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Using "for" to print out odd numbers  RSS feed

 
Kasha Blair
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Help! I am extremely new to Java & am having trouble with my code. I am required to use "for" to print out odd numbers between ANY two numbers (whether even or odd) that are input by the user (the numbers are inclusive). There also has to be three columns that print out the numbers, but I'm having a hard time understanding how to create columns. Here is my code so far:

public class Hw3_2
{
public static void main (String[] args)
{
Scanner input = new Scanner (System.in);

int firstnum;
int secondnum;
int count;

System.out.print ("Enter first integer: ");
firstnum = input.nextInt();

System.out.print ("Enter second integer: ");
secondnum = input.nextInt();

// Figure out if the firstnum is odd or even using an if statement
{
if (firstnum % 2 == 0)
{
for (count = firstnum; count <= secondnum ; count += 1 , count += 2); // I'm not sure of the best way to handle an even integer
{
System.out.println ( count += 2);
}
}
else
{
for (count = firstnum; count <= secondnum; count += 2); // If firstnum is an odd number
{
System.out.println (count += 2);
}
}
System.out.println ("List of odd numbers from " + firstnum + " to " + secondnum + "is " + count); // this is where I have issues with creating the columns
}
}
}
 
fred rosenberger
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First, break the problem down into small chunks. various things you need to do:

print numbers
get input from users
check if a number is odd or even
loop over a range of numbers
print three numbers on a line

These become lego bricks you use to build your program. If any of these are too complicated - like printing three numbers on a line - break it down further. What you need to do for that would be something like

print a number
print a newline
count how many numbers have been printed
reset how many numbers have been printed
figure out if something has happened three times.

again, these become lego bricks you use to build the last lego brick in my first list...

you only try and do one at a time, and make sure it works, before you do the next.
 
Kasha Blair
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fred rosenberger wrote:First, break the problem down into small chunks. various things you need to do:

print numbers
get input from users
check if a number is odd or even
loop over a range of numbers
print three numbers on a line

These become lego bricks you use to build your program. If any of these are too complicated - like printing three numbers on a line - break it down further. What you need to do for that would be something like

print a number
print a newline
count how many numbers have been printed
reset how many numbers have been printed
figure out if something has happened three times.

again, these become lego bricks you use to build the last lego brick in my first list...

you only try and do one at a time, and make sure it works, before you do the next.


Thank you very much for your guidance! Unfortunately I ran out of time to turn in my assignment. It's a very frustrating course since the instructor creates assignments that require knowledge of concepts we have not yet learned. I will continue to work on this one though, since I truly want to become great at this some day! Ha ha.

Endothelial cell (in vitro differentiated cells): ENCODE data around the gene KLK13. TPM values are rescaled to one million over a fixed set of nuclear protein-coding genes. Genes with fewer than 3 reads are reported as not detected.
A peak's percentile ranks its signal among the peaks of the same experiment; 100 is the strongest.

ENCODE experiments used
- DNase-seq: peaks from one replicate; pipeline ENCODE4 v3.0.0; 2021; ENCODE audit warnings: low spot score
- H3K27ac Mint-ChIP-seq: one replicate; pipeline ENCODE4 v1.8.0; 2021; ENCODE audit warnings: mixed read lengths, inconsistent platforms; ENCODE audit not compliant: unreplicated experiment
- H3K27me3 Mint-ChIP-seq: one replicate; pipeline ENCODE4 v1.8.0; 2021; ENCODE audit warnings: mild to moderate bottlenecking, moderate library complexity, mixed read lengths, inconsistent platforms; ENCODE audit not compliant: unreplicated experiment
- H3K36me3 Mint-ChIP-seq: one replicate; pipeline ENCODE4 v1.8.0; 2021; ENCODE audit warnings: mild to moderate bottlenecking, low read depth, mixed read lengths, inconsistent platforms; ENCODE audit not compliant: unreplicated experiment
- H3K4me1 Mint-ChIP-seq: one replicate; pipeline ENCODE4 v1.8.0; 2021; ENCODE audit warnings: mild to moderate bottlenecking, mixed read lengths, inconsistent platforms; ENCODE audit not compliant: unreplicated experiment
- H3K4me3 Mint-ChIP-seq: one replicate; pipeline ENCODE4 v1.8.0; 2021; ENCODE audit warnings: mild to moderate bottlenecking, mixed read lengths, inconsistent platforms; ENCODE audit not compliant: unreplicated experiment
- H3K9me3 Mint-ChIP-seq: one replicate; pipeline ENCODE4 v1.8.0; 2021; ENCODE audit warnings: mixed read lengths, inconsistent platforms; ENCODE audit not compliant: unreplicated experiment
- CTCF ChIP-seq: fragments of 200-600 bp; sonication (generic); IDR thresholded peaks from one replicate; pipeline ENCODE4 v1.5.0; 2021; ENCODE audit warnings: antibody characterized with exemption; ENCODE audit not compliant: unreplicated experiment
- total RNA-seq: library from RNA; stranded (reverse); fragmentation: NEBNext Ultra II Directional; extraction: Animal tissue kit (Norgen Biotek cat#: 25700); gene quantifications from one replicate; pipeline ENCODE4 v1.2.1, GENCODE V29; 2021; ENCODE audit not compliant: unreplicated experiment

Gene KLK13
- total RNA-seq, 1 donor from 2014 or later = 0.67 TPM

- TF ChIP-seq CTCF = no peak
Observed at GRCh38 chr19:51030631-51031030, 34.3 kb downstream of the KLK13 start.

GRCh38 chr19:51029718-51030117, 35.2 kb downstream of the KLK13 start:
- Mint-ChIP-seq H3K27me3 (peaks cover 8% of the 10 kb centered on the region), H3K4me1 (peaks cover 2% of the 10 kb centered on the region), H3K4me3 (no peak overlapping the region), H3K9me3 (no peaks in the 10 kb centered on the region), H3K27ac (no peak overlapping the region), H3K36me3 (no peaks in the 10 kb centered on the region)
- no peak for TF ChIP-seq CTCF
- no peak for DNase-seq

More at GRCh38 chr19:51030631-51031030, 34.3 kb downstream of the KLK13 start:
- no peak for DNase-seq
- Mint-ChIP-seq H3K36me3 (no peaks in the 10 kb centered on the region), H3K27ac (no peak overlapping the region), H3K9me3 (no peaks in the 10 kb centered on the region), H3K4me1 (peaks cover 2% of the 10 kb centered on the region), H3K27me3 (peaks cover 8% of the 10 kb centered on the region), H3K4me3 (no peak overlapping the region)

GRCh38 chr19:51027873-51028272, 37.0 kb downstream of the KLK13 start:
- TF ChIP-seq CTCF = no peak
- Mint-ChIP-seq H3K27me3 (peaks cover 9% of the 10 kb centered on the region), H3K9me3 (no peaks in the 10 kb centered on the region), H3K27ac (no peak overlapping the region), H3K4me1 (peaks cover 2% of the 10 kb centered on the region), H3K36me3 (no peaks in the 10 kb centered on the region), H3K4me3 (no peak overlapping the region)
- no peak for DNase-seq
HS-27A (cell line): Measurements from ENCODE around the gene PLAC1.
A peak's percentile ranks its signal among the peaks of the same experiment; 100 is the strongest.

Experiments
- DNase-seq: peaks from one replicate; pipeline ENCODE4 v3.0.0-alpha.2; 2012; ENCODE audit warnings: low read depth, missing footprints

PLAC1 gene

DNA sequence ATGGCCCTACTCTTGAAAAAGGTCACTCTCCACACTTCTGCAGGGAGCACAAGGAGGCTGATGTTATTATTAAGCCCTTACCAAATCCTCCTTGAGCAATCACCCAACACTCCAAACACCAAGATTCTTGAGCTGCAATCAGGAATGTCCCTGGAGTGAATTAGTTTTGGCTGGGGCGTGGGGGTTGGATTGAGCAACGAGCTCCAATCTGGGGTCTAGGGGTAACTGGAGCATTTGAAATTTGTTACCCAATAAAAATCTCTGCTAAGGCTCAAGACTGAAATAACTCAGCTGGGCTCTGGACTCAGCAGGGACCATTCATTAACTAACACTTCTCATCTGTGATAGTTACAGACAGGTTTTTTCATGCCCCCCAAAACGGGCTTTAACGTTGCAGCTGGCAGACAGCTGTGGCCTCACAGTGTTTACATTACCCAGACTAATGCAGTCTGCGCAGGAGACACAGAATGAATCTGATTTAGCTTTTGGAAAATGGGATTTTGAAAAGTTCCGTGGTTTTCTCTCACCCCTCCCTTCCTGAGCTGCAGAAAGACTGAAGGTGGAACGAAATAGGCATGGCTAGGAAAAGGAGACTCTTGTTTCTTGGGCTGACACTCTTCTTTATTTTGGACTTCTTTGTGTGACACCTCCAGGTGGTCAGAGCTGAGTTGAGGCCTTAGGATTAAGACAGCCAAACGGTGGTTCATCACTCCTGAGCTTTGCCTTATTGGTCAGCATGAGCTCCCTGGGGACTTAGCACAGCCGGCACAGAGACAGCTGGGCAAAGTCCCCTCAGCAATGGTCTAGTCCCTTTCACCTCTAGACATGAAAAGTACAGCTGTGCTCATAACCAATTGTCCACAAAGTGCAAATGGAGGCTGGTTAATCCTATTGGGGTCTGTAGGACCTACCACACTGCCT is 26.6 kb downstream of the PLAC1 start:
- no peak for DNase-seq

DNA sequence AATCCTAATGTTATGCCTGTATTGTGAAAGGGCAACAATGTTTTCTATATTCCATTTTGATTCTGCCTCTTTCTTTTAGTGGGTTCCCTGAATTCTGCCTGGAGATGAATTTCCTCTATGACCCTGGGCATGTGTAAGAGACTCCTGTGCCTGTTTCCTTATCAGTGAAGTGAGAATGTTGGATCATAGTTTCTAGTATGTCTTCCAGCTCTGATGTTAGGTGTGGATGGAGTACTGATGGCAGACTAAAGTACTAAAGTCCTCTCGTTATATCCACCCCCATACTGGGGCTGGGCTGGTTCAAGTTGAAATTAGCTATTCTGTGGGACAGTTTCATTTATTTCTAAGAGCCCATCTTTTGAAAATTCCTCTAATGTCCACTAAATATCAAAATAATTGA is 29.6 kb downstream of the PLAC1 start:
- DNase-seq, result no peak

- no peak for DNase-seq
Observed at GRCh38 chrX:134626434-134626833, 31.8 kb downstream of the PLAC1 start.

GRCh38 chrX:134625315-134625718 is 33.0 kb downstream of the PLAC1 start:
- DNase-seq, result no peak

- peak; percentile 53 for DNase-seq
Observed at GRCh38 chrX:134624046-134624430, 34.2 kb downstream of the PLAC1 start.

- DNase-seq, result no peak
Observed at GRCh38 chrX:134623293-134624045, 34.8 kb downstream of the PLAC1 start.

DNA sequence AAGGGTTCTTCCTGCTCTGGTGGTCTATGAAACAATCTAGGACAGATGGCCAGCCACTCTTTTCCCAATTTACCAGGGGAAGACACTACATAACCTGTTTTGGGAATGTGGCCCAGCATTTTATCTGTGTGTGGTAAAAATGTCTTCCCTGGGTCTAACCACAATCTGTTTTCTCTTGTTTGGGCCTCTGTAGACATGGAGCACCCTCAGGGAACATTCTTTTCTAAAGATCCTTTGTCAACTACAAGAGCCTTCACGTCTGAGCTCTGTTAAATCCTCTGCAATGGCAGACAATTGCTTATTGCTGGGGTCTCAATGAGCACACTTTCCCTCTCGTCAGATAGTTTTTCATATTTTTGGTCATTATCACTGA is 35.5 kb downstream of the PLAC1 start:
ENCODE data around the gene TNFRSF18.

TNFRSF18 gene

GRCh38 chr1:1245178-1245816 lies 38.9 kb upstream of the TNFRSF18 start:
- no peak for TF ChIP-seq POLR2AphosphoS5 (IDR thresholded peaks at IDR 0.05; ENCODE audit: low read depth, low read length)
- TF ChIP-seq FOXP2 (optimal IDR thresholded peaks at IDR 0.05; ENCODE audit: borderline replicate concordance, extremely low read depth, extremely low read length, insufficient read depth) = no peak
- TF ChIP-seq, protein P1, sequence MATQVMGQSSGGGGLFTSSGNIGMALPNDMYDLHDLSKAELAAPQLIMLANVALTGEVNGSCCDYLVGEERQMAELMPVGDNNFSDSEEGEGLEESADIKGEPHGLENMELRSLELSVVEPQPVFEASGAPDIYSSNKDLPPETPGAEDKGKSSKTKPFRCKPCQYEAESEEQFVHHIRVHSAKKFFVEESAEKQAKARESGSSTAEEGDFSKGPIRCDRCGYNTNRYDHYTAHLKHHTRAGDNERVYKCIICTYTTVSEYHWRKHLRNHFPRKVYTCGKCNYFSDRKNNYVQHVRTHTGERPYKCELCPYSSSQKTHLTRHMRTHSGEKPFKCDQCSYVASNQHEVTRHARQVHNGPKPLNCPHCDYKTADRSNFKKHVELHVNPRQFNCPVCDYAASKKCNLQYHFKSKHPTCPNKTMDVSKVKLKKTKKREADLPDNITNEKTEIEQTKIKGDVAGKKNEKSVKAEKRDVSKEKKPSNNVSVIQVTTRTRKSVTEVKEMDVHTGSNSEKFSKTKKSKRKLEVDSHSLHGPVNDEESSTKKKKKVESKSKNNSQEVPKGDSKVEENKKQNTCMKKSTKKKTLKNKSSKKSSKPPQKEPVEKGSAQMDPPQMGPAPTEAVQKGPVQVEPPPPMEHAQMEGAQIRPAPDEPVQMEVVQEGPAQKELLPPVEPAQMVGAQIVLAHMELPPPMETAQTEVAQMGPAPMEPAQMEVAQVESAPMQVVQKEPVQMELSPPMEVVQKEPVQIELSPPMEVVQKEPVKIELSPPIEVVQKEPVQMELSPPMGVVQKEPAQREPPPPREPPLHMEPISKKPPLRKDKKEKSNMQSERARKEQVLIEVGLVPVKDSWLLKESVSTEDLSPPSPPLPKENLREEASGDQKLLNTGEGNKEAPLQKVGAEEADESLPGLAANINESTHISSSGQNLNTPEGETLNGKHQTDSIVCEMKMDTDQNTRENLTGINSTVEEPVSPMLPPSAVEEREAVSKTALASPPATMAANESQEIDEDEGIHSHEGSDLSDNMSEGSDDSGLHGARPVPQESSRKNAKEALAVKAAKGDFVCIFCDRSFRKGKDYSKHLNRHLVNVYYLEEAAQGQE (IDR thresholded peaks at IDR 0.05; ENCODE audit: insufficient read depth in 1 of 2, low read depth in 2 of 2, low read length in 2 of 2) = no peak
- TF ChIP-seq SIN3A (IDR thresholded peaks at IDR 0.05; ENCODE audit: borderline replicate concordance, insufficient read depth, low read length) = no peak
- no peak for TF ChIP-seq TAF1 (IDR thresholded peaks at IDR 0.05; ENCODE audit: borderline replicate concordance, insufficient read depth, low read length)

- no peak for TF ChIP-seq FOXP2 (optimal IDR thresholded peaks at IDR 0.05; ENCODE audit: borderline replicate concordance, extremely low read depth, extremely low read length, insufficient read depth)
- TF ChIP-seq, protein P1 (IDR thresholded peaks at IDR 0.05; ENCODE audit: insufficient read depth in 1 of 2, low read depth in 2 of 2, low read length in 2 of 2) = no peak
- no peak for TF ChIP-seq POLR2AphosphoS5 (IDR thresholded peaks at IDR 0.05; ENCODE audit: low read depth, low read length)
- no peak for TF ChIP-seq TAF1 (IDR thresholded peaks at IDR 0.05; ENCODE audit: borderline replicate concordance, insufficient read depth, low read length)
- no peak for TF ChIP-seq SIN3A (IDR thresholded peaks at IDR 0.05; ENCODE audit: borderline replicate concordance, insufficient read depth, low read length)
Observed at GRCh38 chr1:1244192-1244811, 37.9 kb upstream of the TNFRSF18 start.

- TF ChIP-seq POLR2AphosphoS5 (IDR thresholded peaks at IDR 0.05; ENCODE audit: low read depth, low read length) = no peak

fred rosenberger
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Kasha Blair wrote:It's a very frustrating course since the instructor creates assignments that require knowledge of concepts we have not yet learned.

That's what it's like coding in the real world, too. Your boss says "Do this project", and off you go to figure out what to do, and figure out what you need to learn so you can do it!!!
 
Stephen Black
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The bitwise operator can solve the problem
if ((number & 1)==1)
{
// It's odd
}
In this example the number 3 in the top row is compared to the number 3 using the bitwise operator &
So the rules are that we make a third number from comparing the two numbers and
only if both of the numbers have an on (1) bit will the third number be allowed to have an on (1) bit in that same place
00000011 The number 3 in binary
00000001 The number 1 in binary
00000001 Result is the binary representation of 1 proving that 3 is odd
Therefore if 3 & 1 ==1 it means that 3 is an odd number let's try it again with 4 to prove my point
00000100 The number 4 in binary
00000001 The number 1 in binary
00000000 Result is the binary representation of 0 proving that 4 is even
 
Matthew Brown
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Stephen Black wrote:The bitwise operator can solve the problem
if ((number & 1)==1)
{
// It's odd
}

You can do that, but it's a method that will be less familiar to most people, especially beginners. I'd suggest if (number % 2 == 1), assuming you aren't trying to micro-optimise (which most of the time you shouldn't be).
 
Jeff Verdegan
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Matthew Brown wrote:
Stephen Black wrote:The bitwise operator can solve the problem
if ((number & 1)==1)

You can do that, but it's a method that will be less familiar to most people, especially beginners. I'd suggest if (number % 2 == 1)


Not only that, but if you want to generalize "even/odd" (which really means "divisible by 2 / not divisible by 2") to other cases, such as "divisible by 3 / not divisible by 3", then if you're using the % operator as Matthew suggested, it's a trivial change.
 
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